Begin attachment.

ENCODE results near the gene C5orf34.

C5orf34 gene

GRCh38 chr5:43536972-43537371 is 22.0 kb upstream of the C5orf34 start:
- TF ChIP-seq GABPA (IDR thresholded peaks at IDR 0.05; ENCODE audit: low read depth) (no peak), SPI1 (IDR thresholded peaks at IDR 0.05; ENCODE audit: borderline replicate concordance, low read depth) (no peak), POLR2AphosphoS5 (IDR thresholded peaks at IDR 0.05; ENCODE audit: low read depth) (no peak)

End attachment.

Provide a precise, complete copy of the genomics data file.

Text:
ENCODE results near the gene C5orf34.

C5orf34 gene

GRCh38 chr5:43536972-43537371 is 22.0 kb upstream of the C5orf34 start:
- TF ChIP-seq GABPA (IDR thresholded peaks at IDR 0.05; ENCODE audit: low read depth) (no peak), SPI1 (IDR thresholded peaks at IDR 0.05; ENCODE audit: borderline replicate concordance, low read depth) (no peak), POLR2AphosphoS5 (IDR thresholded peaks at IDR 0.05; ENCODE audit: low read depth) (no peak)